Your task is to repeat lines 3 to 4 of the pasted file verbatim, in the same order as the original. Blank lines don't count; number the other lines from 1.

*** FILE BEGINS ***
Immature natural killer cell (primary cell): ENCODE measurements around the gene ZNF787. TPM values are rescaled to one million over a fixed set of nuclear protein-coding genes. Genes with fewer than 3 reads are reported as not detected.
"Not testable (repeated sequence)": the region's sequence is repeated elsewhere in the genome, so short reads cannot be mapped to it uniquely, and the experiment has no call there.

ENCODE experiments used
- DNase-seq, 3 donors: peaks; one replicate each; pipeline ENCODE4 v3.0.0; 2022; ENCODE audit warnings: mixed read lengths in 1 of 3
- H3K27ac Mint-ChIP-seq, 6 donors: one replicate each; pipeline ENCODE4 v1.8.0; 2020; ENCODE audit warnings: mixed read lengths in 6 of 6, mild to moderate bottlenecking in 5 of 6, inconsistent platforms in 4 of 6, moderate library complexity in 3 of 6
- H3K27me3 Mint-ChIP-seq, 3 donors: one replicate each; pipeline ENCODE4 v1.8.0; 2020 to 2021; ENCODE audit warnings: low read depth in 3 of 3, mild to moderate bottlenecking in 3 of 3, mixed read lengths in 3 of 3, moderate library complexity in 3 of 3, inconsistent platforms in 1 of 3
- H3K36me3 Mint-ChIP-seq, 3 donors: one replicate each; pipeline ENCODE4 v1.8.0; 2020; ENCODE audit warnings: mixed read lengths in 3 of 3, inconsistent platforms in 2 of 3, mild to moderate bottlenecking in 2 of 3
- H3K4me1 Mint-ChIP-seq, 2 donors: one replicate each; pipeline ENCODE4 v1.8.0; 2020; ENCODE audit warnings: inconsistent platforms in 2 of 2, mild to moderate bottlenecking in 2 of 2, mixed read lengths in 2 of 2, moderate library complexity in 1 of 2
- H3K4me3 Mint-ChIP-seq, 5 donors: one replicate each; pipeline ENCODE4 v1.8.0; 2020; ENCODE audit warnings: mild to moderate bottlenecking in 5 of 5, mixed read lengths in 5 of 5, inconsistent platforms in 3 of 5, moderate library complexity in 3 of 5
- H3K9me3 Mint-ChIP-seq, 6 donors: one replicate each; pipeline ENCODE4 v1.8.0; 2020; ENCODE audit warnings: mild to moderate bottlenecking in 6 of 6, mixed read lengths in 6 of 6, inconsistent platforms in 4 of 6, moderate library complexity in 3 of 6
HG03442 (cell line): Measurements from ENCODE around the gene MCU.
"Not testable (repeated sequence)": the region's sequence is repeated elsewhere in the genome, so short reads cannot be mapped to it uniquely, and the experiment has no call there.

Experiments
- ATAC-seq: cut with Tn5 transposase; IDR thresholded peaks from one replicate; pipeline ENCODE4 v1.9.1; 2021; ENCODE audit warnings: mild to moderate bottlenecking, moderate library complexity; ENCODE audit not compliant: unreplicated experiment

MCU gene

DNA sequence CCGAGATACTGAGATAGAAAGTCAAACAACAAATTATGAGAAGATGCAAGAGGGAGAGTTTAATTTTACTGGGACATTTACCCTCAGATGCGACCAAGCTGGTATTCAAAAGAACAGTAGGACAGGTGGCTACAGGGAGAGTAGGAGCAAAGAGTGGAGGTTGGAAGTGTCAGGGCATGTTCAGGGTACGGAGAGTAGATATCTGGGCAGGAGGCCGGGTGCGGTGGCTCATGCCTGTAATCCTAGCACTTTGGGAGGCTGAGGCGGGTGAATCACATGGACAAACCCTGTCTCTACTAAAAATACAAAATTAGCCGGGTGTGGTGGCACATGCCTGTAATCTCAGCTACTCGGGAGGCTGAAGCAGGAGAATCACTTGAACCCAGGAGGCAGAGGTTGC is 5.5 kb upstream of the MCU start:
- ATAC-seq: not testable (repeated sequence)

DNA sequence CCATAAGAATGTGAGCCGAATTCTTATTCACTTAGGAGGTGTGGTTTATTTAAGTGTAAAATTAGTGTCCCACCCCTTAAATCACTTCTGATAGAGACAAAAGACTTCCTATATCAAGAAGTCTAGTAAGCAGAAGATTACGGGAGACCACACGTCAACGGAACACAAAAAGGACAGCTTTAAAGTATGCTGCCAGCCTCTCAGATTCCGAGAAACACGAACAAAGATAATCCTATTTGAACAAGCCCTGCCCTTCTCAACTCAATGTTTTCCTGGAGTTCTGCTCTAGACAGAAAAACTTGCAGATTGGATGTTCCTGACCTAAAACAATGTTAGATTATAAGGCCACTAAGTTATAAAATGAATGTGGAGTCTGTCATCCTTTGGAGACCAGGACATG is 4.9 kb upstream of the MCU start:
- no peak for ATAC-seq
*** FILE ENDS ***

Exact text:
ENCODE experiments used
- DNase-seq, 3 donors: peaks; one replicate each; pipeline ENCODE4 v3.0.0; 2022; ENCODE audit warnings: mixed read lengths in 1 of 3